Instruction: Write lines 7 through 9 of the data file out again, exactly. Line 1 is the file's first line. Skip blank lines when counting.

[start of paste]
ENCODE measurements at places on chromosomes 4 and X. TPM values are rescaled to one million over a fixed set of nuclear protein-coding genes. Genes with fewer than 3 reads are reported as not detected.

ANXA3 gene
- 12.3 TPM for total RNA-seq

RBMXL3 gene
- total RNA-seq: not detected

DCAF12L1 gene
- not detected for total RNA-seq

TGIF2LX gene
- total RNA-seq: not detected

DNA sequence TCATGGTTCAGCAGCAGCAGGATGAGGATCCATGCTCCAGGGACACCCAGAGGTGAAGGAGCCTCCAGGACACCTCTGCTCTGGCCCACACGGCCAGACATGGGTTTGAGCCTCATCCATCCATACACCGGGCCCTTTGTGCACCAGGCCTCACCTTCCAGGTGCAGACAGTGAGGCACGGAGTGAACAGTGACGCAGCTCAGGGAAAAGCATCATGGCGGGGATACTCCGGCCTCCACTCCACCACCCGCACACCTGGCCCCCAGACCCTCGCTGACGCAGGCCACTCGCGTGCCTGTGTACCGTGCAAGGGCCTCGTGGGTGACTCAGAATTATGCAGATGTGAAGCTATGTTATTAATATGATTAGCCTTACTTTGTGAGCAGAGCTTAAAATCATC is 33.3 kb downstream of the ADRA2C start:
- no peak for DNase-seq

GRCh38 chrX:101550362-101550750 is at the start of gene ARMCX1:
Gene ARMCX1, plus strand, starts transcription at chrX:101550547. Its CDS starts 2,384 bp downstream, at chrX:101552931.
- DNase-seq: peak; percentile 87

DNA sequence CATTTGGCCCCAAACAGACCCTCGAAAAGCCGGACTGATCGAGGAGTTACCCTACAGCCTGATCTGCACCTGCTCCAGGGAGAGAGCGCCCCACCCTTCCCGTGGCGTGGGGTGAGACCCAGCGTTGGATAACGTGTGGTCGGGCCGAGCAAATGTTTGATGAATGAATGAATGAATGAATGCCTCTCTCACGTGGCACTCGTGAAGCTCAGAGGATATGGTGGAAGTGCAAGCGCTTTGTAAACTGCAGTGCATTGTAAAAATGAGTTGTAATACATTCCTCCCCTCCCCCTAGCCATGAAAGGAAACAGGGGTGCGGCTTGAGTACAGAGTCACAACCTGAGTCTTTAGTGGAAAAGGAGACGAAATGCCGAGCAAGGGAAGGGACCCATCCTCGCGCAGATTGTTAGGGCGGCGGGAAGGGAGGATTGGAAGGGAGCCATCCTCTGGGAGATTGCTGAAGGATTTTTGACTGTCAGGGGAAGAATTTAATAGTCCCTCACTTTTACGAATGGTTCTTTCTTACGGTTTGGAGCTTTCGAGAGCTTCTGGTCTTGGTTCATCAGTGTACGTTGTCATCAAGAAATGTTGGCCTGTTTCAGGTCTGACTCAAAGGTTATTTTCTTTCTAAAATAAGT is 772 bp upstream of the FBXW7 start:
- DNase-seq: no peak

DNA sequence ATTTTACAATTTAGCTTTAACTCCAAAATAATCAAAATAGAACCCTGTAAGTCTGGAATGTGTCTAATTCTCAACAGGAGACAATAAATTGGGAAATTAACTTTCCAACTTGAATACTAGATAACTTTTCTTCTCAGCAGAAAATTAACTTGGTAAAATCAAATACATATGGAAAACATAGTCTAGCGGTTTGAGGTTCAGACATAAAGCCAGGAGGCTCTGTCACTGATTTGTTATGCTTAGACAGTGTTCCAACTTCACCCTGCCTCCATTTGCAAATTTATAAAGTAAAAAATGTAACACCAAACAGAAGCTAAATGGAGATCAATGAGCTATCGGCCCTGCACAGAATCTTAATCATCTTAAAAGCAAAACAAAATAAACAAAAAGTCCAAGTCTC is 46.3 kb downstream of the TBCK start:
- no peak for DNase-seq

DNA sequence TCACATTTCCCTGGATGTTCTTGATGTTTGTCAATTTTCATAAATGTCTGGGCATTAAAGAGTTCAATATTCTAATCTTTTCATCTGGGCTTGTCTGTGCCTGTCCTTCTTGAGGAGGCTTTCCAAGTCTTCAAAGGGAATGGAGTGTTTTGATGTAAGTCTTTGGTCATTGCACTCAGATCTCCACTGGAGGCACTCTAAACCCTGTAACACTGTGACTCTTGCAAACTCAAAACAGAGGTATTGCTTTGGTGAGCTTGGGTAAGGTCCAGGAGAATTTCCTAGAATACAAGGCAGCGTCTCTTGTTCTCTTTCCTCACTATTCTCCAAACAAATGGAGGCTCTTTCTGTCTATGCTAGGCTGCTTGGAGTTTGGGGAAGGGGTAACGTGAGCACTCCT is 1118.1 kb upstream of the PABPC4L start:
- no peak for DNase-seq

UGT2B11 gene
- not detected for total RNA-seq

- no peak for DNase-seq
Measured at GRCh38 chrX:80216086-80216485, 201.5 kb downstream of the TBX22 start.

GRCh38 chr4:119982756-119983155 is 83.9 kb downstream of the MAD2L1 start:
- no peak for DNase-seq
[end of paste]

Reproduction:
- not detected for total RNA-seq

TGIF2LX gene
- total RNA-seq: not detected